A few weeks ago, I co-hosted a meeting with Gamiel Gran of the venture capital firm Mayfield Fund. It was held in Washington, DC, and the 25 or so CIOs in attendance represented the remarkable diversity of the nation’s capital. There were, of course, CIOs from the government sector, but there were also CIOs from the private sector, including business-to-consumer, business-to-business, and business-to-government companies. In preparation for the session and throughout our afternoon together, it was interesting to see the themes that were of greatest interest to the group. The top five themes covered were:
- Establishing a Culture of Innovation
- Maturing Data Governance and Maintenance
- Getting Real Value out of the Cloud
- Staying on Top of the Evolving Threats Related to Cybersecurity
- Containers and Microservices as the Driver to IT Agility
Establishing a Culture of Innovation
It was interesting to see innovation as the top theme, and furthermore, it was interesting to see that CIOs from across the aforementioned sectors each had significant roles to play in guiding or driving innovation on behalf of their institutions. The government CIOs indicated that the need for detailed requirements for most projects in the government often runs counter to developing a culture of innovation. One government CIO noted, “In government there’s a tendency to stick 2,000 requirements on something, slowing down the process.” He went on to indicate that this creates a need for innovation workarounds, as people with great ideas will sometimes work on them on their own time, trying to get to a proof-of-concept without going through the traditional channels. There is a need in government to adopt the concept of the innovation lab, with a separate set of people with a separate mandate together with different skill sets, processes, and technologies, the extent to which each are possible.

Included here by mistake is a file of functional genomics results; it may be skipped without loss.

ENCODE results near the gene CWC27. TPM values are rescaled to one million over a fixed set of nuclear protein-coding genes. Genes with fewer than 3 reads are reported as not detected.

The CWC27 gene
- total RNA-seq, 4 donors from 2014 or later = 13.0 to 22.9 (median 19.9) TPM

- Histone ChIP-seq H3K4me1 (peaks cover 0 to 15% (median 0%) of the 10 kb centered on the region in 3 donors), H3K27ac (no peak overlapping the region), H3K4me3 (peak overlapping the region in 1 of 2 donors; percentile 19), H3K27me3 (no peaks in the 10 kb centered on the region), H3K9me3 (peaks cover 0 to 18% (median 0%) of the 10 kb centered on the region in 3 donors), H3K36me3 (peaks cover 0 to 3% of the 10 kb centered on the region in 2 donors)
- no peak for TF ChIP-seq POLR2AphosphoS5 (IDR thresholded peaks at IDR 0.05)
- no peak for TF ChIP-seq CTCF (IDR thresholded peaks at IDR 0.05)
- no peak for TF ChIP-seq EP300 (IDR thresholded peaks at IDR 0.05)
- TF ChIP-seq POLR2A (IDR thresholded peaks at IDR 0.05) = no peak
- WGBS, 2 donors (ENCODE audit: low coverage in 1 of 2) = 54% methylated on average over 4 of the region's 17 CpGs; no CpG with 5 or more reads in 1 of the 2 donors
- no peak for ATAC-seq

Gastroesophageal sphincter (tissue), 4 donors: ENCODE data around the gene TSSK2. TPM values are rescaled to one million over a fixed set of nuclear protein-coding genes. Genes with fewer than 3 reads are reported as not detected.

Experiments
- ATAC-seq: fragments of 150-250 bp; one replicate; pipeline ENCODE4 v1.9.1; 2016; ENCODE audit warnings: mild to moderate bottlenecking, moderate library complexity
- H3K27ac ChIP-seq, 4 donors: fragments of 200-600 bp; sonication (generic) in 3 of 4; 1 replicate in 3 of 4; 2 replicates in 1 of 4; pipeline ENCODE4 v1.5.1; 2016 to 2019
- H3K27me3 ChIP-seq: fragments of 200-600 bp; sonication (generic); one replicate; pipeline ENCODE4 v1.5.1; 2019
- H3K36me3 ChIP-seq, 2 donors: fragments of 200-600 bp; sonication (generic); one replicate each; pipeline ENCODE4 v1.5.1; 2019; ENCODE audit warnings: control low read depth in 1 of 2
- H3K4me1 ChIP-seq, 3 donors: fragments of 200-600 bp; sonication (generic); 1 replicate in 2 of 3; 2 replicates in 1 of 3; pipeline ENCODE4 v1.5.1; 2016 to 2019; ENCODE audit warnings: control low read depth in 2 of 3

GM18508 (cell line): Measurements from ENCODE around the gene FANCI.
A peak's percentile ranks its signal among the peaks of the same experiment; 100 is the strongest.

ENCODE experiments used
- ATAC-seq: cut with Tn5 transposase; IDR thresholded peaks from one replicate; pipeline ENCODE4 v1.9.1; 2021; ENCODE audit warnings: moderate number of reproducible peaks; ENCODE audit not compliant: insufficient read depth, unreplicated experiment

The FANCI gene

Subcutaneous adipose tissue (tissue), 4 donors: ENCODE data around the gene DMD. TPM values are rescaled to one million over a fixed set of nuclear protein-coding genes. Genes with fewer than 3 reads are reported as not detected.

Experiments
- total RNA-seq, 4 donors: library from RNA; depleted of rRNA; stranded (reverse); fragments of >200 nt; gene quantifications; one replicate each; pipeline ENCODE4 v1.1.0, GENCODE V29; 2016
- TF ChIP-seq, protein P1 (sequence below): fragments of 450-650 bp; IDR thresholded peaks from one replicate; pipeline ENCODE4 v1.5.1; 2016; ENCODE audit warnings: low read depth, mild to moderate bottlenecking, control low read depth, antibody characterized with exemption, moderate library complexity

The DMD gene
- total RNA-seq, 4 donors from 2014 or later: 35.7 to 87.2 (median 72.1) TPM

Another recommendation offered by the CIO of a federal IT provider was to “build innovation improvement process into department budgets.”
Others worried that there is too much of a desire to institutionalize innovation rather than free it of constraints. Those constraints may come in the form of stringent processes and detailed requirements, but it also can come in the form of budgetary constraints. The CIO of a large international financial institution noted that the traditional annual planning cycle with capital expenditures and operating expenditures fixed for an annual period no longer makes sense. “Capex and Opex and the annual planning don’t fit this new world, as it slows down the ability to deliver quickly.” It was widely acknowledged that the annual budgeting cycle is not likely to be thrown away across organizations any time soon, so CIOs must make the case to create an innovation budget that is budgeted without specific projects fully formed when the budget is set.